Investigators analyzing the deadly crash of a Russian jet in Egypt uncovered intelligence about a “a two-hour timer,” though it is not clear whether the reference came from intercepted communications between known terrorist operatives, or physical evidence, a source familiar with the investigation told Fox News.
A separate source, also not authorized to speak on the record, said that based on the facts so far, one of the working theories is that a bomb was planted at or near the fuel line or where it attaches to the engine, with the fuel burning off the explosive. This theory would explain the apparent lack of residue immediately found, the source says.
Fox News was told both scenarios point to an "airport insider."
"If proven accurate, if ISIS did put a bomb on this aircraft which I believe to be true, it's a new chapter with respect to ISIS," Texas Republican Rep. Mike McCaul told Fox News. McCaul -- who receives regular briefings -- cannot discuss classified information, but said the Obama administration has consistently underestimated ISIS by emphasizing its focus on gaining territory, rather than expanding its reach to global plots.
"We always assumed Al Qaeda had this capability but now if ISIS has this capability, the threat to American airlines as well and our homeland, I think is very significant."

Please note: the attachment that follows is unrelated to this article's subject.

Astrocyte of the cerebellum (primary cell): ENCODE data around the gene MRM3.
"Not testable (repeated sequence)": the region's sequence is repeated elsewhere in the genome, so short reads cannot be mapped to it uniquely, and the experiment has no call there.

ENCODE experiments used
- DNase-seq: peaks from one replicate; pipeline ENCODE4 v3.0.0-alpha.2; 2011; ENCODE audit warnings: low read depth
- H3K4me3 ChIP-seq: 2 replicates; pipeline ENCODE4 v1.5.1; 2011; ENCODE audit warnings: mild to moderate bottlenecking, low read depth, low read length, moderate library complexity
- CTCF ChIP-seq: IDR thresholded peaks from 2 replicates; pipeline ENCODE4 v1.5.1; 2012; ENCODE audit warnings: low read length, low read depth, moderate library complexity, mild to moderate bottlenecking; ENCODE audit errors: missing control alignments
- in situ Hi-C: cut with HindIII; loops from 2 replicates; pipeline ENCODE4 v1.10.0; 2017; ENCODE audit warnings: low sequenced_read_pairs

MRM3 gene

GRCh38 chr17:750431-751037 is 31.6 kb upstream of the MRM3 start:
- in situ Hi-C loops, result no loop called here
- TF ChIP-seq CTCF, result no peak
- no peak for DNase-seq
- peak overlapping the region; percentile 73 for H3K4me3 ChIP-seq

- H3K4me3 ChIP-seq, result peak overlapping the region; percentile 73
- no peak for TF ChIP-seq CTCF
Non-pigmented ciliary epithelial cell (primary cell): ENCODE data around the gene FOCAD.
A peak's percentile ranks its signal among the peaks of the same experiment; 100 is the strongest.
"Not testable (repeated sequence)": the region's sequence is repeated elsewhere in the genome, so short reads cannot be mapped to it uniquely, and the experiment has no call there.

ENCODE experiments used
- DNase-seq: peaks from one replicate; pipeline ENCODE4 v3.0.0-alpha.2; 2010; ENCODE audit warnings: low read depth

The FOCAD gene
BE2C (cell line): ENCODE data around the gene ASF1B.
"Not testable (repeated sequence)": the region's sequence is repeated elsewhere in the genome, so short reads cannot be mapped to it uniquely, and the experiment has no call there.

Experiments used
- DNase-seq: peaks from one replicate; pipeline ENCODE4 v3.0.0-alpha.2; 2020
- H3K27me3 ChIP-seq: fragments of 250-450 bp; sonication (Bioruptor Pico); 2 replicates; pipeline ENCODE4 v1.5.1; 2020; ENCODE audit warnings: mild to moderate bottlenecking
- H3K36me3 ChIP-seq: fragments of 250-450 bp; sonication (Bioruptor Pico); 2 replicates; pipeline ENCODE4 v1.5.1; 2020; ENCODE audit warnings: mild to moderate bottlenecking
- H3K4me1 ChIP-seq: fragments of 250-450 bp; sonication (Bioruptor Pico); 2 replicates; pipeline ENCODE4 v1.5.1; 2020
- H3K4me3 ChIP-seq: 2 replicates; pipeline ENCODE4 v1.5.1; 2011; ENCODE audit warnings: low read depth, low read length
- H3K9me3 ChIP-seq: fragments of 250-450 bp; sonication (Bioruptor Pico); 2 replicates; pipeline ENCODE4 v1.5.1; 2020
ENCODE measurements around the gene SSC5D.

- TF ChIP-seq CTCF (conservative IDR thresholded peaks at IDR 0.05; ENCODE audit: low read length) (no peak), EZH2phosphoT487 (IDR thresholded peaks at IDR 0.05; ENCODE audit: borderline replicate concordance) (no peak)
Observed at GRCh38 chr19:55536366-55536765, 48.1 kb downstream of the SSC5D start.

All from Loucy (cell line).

Fox News was told that Metrojet 9268 disintegrated approximately 23 minutes into the flight, and investigators are now focused on a “90-minute window” before the flight took off and who had access.
These new data points explain why investigators are interviewing ground crews and those with access to the departure lounge, as well as reviewing surveillance camera video. The review of surveillance images was first reported by ABC News.
The jet crashed in the Sinai Peninsula shortly after takeoff from Sharm el-Sheikh en route to St. Petersburg on Oct. 31. The crash killed all 224 people on board, most of them Russian tourists returning home.
The Defense Department was asked Tuesday whether C-4, an explosive provided to the Iraqi military by the U.S., had been obtained by ISIS.
"We don't have any reason to believe that any U.S. munitions were involved in whatever transpired with the crash itself," Pentagon spokesman Peter Cook said. "We're still waiting for the investigation to run its course."
A third data point that goes to the airport insider theory is that ISIS has claimed responsibility, though it has been reluctant to explain how it brought down the jet, leaving the airport mole in place.
The U.S. government and the intelligence community continue to emphasize that no firm conclusions have been reached about the cause of the explosion and crash.
The Associated Press contributed to this report.
Catherine Herridge is an award-winning Chief Intelligence correspondent for FOX News Channel (FNC) based in Washington, D.C. She covers intelligence, the Justice Department and the Department of Homeland Security. Herridge joined FNC in 1996 as a London-based correspondent.